Once the NRC staff has addressed any comments or questions related to (1) clarifications, (2) inaccuracies, (3) proprietary language, and (4) conditions and limitations, it will issue the final safety evaluation.  Both a proprietary and nonproprietary version of the safety evaluation will be issued under separate transmittal letter.

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Phase 7:  "-A" Version

This is the final phase of the process and occurs if the NRC staff has found the topical report acceptable for use.  It begins after the final safety evaluation has been placed on the docket and transmitted to the submitting organization.  Once the final safety evaluation is issued, the submitting organization has 60 days, or any other negotiated time, to provide the "-A" version.  It ends once the "-A" verification letter is issued by the NRC staff.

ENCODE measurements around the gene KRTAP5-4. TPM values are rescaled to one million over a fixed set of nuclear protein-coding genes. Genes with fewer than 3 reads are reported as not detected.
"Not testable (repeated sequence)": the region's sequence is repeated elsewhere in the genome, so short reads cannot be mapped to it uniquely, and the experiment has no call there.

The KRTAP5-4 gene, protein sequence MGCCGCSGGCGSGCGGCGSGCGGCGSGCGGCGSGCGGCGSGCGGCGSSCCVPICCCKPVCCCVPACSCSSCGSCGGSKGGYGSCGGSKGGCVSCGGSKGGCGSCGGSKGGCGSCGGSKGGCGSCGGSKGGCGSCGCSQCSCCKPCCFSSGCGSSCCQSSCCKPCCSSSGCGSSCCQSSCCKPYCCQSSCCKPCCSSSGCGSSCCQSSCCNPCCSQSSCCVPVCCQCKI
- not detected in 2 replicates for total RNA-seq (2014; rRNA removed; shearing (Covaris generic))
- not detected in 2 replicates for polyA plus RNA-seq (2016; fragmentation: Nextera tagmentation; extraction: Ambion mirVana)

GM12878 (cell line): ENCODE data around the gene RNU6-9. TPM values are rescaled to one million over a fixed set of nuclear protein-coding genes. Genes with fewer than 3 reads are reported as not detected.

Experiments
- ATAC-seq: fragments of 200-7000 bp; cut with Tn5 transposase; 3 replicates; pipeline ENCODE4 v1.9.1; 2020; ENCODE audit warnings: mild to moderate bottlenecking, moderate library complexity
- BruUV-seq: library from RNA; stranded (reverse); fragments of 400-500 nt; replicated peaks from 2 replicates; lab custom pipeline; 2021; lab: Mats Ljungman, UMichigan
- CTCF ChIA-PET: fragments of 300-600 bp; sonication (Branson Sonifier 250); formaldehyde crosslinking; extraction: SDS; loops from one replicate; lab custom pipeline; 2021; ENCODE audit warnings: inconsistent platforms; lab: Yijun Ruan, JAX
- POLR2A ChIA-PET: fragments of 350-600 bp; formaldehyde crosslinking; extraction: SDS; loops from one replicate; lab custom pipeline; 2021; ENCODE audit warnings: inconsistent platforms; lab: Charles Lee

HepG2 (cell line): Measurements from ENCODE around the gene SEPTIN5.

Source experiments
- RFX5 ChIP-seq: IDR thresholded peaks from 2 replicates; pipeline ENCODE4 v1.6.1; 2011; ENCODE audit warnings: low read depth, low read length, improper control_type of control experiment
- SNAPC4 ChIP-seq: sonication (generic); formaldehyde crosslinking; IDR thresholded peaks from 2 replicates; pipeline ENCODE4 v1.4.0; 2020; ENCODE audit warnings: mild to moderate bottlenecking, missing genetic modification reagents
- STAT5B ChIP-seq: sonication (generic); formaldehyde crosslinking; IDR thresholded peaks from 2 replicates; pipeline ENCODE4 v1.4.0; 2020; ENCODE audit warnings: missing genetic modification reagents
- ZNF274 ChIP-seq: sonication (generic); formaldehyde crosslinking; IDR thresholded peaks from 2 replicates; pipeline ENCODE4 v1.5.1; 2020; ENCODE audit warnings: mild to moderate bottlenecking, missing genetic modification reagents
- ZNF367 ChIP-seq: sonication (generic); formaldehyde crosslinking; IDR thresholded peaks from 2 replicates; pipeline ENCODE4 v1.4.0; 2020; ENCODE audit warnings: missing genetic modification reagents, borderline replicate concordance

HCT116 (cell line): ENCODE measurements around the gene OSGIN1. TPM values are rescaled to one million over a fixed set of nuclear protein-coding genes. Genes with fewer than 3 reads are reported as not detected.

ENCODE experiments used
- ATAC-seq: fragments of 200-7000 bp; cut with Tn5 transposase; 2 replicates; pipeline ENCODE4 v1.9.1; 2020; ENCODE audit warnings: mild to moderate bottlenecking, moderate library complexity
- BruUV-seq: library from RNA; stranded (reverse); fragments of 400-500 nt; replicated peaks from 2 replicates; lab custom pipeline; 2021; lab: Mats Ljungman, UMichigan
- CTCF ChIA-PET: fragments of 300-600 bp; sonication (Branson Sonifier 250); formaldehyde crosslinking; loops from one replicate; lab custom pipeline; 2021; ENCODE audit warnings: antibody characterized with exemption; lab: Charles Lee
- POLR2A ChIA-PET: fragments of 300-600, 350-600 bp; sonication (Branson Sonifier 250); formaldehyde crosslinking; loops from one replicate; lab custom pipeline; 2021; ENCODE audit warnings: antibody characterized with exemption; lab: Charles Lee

During this phase, the NRC will determine if the topical report is considered a rule under the Congressional Review Act (CRA).  If it is, the NRC will consult with the Office of Management and Budget (OMB) as required under the CRA to determine if the topical report is considered a major rule.

Part of the information the NRC staff provides to OMB is the anticipated costs of using the topical report.  In preparing that portion of the OMB information, the NRC staff may consult with the submitting organization to obtain detailed costs information for using the topical report. 

If the NRC staff verifies that the "-A" version of the topical report does not change any of the SE conclusions, and OMB determines it is not a major rule, the NRC staff will issue its verification letter.  If OMB determines the topical report is a major rule, then further consultation will be needed.

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Page Last Reviewed/Updated Tuesday, April 24, 2018